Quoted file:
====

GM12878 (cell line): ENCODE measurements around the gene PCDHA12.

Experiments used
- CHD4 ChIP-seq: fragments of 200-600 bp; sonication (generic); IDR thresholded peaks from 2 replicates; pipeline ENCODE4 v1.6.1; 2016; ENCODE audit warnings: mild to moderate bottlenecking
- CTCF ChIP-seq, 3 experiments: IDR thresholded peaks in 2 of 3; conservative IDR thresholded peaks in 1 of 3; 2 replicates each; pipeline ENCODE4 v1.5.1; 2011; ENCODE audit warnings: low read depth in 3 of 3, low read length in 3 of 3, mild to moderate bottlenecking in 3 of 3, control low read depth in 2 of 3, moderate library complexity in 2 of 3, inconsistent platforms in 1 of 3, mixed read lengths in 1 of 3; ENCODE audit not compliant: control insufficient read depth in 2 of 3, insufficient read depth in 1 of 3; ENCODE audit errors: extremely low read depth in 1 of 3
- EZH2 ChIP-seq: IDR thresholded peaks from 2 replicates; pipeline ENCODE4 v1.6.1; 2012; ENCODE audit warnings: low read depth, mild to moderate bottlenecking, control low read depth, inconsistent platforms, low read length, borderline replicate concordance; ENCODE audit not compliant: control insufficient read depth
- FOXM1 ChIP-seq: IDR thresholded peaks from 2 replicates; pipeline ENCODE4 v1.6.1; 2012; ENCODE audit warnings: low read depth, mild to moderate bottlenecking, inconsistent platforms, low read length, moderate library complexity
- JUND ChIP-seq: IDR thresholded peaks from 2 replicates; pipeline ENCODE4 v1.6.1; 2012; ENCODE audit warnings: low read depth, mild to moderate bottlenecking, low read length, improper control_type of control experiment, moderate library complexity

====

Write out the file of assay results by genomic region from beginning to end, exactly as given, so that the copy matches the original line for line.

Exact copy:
GM12878 (cell line): ENCODE measurements around the gene PCDHA12.

Experiments used
- CHD4 ChIP-seq: fragments of 200-600 bp; sonication (generic); IDR thresholded peaks from 2 replicates; pipeline ENCODE4 v1.6.1; 2016; ENCODE audit warnings: mild to moderate bottlenecking
- CTCF ChIP-seq, 3 experiments: IDR thresholded peaks in 2 of 3; conservative IDR thresholded peaks in 1 of 3; 2 replicates each; pipeline ENCODE4 v1.5.1; 2011; ENCODE audit warnings: low read depth in 3 of 3, low read length in 3 of 3, mild to moderate bottlenecking in 3 of 3, control low read depth in 2 of 3, moderate library complexity in 2 of 3, inconsistent platforms in 1 of 3, mixed read lengths in 1 of 3; ENCODE audit not compliant: control insufficient read depth in 2 of 3, insufficient read depth in 1 of 3; ENCODE audit errors: extremely low read depth in 1 of 3
- EZH2 ChIP-seq: IDR thresholded peaks from 2 replicates; pipeline ENCODE4 v1.6.1; 2012; ENCODE audit warnings: low read depth, mild to moderate bottlenecking, control low read depth, inconsistent platforms, low read length, borderline replicate concordance; ENCODE audit not compliant: control insufficient read depth
- FOXM1 ChIP-seq: IDR thresholded peaks from 2 replicates; pipeline ENCODE4 v1.6.1; 2012; ENCODE audit warnings: low read depth, mild to moderate bottlenecking, inconsistent platforms, low read length, moderate library complexity
- JUND ChIP-seq: IDR thresholded peaks from 2 replicates; pipeline ENCODE4 v1.6.1; 2012; ENCODE audit warnings: low read depth, mild to moderate bottlenecking, low read length, improper control_type of control experiment, moderate library complexity